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Factbox: China's 14th five-year plan - Key commodities and energy themes to watch

·3-min read
FILE PHOTO: A worker inspects solar panels at a solar farm in Dunhuang
FILE PHOTO: A worker inspects solar panels at a solar farm in Dunhuang

BEIJING (Reuters) - China's fifth Communist Party Plenum - which runs through Oct. 29 behind closed doors - is expected to lay out the framework for the country's 14th five-year economic plan, which will have a broad impact on an array of commodity markets through 2025.

Full details of the plan are expected to be unveiled at the annual parliament meeting in early 2021, but President Xi Jinping and key Communist Party decision makers are expected to agree on several key blueprints this week.

Following are some of the key commodities themes that analysts and experts expect to be addressed at the Plenum and the 14th five-year plan.


The world's top coal consumer is expected to curb use of the fossil fuel and accelerate green energy adoption to hit its targets of a peak in carbon dioxide emissions before 2030 and carbon neutrality before 2060.

Experts say China needs to bring the share of coal in its total energy mix from 58% last year to less than 50% by 2025, and boost support for technology like carbon capture.

The country is making a big push from coal to gas and also has plans to build six to eight nuclear reactors in 2020-2025.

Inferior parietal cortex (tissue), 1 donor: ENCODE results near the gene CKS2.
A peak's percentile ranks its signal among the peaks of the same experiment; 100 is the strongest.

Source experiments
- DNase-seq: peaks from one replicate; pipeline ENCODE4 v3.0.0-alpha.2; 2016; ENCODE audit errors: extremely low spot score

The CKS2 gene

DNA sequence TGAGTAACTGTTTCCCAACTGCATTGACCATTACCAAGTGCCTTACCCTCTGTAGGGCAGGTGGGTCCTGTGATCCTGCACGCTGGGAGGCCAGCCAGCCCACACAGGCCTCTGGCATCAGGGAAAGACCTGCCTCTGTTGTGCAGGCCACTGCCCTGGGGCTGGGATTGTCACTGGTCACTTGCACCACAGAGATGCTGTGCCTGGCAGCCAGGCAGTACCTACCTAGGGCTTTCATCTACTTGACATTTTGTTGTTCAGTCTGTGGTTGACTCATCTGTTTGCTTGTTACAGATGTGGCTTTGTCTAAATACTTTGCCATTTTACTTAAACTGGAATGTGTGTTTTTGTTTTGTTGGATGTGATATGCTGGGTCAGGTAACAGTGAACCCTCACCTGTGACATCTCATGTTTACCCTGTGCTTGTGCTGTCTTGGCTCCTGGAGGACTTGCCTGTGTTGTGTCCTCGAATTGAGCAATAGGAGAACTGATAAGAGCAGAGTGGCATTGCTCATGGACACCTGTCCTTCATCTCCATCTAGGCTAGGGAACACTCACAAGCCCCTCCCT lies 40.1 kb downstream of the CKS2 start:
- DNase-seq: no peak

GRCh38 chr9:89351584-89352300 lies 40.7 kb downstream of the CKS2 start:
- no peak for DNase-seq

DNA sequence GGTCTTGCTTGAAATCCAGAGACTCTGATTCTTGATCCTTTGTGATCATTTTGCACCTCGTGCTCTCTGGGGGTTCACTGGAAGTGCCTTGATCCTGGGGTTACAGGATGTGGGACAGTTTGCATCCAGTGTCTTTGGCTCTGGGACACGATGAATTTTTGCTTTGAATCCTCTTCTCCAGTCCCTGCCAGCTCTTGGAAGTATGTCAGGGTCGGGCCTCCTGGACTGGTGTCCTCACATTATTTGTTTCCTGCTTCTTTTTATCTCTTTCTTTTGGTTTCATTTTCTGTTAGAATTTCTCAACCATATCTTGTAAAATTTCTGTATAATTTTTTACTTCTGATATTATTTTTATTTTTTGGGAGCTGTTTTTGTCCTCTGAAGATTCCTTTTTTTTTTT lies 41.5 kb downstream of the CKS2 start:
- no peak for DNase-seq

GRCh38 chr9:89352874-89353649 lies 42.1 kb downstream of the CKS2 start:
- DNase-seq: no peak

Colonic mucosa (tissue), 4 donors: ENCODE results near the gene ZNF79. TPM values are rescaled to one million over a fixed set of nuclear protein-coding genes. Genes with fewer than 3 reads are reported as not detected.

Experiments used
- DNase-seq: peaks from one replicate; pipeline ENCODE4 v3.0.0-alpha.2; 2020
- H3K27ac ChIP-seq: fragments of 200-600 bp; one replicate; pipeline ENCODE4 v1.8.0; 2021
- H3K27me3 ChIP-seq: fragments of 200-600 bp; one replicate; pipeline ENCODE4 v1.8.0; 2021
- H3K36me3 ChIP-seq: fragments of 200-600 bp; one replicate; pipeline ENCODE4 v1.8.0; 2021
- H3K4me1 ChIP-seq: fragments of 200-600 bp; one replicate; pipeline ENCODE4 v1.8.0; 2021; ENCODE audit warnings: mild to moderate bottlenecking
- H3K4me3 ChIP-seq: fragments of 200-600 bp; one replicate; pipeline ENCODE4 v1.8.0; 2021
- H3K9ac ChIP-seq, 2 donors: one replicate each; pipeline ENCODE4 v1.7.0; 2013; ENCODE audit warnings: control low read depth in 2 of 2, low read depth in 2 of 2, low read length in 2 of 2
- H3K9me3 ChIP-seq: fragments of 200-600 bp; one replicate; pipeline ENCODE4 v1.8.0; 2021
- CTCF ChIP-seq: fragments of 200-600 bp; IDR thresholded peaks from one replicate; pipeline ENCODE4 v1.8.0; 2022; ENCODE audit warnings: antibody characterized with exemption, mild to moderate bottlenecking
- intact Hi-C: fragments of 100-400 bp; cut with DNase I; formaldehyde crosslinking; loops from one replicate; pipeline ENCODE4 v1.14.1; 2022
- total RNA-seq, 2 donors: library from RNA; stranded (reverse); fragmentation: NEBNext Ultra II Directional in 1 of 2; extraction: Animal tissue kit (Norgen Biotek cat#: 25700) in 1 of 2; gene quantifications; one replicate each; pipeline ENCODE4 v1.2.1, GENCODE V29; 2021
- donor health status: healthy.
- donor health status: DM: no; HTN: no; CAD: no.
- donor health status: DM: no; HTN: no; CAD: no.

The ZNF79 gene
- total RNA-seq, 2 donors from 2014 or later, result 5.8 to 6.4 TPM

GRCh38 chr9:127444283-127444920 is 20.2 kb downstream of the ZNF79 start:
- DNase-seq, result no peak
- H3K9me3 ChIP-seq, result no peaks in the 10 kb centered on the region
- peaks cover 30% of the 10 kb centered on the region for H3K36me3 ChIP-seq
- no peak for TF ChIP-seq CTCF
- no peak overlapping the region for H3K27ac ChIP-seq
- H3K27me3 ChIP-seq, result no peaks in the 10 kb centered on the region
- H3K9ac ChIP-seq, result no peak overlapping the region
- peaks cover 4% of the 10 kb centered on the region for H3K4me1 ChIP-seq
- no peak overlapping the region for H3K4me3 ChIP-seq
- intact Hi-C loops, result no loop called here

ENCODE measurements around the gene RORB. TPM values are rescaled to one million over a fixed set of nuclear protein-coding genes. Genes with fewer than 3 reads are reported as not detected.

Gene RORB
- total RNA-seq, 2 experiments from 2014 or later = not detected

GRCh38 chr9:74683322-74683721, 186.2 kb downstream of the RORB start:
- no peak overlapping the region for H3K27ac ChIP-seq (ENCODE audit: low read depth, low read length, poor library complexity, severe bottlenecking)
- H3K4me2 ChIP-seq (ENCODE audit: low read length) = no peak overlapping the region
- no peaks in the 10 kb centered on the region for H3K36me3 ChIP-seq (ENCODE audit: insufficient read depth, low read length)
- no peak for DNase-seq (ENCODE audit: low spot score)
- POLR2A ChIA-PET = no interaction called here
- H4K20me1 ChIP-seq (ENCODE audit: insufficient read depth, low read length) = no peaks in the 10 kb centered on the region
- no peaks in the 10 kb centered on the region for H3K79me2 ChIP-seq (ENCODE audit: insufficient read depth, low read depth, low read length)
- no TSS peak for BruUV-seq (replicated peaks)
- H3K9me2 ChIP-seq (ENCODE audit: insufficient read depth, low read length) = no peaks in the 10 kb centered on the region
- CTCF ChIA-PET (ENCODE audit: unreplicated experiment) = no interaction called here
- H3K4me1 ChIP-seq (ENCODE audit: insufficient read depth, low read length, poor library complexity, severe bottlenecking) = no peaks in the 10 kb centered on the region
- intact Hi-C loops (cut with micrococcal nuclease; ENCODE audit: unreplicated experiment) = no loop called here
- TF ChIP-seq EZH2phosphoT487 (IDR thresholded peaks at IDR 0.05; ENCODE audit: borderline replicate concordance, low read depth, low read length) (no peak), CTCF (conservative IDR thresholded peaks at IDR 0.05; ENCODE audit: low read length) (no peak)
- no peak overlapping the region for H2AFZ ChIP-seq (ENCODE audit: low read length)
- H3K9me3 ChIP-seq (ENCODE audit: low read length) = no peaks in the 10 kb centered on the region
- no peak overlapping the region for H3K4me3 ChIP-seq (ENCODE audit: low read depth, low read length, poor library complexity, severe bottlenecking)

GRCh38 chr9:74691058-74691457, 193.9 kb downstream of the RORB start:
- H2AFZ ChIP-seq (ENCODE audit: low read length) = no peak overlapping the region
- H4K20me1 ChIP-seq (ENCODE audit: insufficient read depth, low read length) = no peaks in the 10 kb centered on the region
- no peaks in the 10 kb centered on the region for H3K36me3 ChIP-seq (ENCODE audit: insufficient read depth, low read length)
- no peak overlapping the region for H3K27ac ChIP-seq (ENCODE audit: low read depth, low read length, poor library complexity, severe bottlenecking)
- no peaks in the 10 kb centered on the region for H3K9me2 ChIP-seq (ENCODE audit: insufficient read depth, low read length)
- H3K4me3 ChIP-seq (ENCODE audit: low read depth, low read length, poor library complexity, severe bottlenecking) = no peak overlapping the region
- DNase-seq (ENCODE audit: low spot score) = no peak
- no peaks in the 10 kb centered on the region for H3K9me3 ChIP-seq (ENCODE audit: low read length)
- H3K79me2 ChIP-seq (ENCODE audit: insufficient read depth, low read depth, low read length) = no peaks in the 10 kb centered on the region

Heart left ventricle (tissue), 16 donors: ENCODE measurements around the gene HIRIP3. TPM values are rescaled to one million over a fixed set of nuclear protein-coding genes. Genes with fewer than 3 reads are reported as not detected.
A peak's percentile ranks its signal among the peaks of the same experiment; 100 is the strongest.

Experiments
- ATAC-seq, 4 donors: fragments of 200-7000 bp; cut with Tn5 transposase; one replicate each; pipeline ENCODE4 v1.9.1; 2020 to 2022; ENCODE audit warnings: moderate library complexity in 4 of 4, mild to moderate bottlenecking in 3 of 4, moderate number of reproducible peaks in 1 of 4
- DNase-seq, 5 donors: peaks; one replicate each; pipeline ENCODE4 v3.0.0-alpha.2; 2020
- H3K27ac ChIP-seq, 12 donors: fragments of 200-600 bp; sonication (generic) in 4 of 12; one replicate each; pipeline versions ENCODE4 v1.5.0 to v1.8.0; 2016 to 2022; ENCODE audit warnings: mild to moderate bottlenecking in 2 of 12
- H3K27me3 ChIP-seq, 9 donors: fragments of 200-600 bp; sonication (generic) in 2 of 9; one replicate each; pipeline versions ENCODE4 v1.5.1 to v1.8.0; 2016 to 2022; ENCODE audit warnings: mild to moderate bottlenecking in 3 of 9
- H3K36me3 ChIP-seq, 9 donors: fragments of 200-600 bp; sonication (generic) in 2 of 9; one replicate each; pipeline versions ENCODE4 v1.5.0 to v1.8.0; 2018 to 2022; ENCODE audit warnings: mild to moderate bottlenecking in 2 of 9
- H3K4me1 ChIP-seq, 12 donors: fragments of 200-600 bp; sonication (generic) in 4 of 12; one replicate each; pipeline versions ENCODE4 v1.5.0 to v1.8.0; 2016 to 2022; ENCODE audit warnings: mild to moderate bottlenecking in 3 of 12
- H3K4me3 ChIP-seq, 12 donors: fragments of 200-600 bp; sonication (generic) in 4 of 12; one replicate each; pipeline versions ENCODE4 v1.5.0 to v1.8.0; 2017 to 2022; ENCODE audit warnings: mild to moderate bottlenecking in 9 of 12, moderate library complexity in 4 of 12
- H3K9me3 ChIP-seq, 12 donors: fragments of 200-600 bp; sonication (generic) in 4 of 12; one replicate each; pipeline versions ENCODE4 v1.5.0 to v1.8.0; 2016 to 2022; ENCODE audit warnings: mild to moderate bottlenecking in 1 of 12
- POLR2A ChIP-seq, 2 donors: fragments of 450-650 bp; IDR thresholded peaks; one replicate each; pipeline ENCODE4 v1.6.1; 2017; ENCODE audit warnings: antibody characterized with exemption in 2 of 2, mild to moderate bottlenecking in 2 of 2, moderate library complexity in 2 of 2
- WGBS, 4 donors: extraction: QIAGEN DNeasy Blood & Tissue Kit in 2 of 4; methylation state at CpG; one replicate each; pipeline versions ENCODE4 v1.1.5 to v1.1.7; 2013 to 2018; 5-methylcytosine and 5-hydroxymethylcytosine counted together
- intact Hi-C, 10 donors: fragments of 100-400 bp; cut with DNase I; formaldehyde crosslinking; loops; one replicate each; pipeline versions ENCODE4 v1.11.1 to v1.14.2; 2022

Consultancy Wood Mackenzie said that for China to reach its goal, solar, wind and storage capacities must increase eleven-fold to 5,040 gigawatts (GW) by 2050 compared with 2020 levels. Coal-fired power capacity will have to halve, while gas power generation capacity will have to end at the same level as 2019.

The country is also expected to launch a nationwide carbon-emission trading scheme (ETS) and set targets on other emissions such as methane.


Enhancing food security in the world's most populous country is expected to be a prominent theme after pork prices soared to record highs amid a deadly hog disease outbreak and key supply chains were disrupted by the trade war with the United States and the COVID-19 epidemic.

In addition to rebuilding herds, China is also looking to build grain reserves, promote domestic output and diversify international crop suppliers.


Beijing is expected to approve expansions to strategic reserves across a range of commodities, from pork and grains to rare earths and crude oil.

Key industrial metals linked to the planned green energy transition - such as copper and cobalt - are also expected to be discussed.


Following the recent launch of national oil and gas pipeline network known as PipeChina, China is expected to spur demand for gas, which Beijing views as a key bridge fuel to a greener energy mix.

Beijing is expected to keep pushing for higher domestic oil and gas production for supply security, including developing its potentially vast shale gas resources.


China has so far internationalised five commodities futures contracts as part of its ambitions to boost pricing power: crude oil, TSR 20 rubber, low-sulphur fuel oil, iron ore and purified terephthalic acid (PTA).

It will launch its long-awaited international copper futures contract on Nov. 19, which will give foreign investors access to trading in the world's top consumer of the metal.

The Shanghai Futures Exchange is also set to launch a freight index futures contract in 2021, which is also expected to be accessible to foreign investors.

Other planned contracts include palm olein on the Dalian Commodity Exchange, while soybeans, soyoil and soymeal futures are expected to eventually be internationalized as well.

(Reporting by Shivani Singh, Tom Daly, Muyu Xu, Emily Chow, Aizhu Chen, Min Zhang, Hallie Gu and Dominique Patton; editing by Gavin Maguire and Gerry Doyle)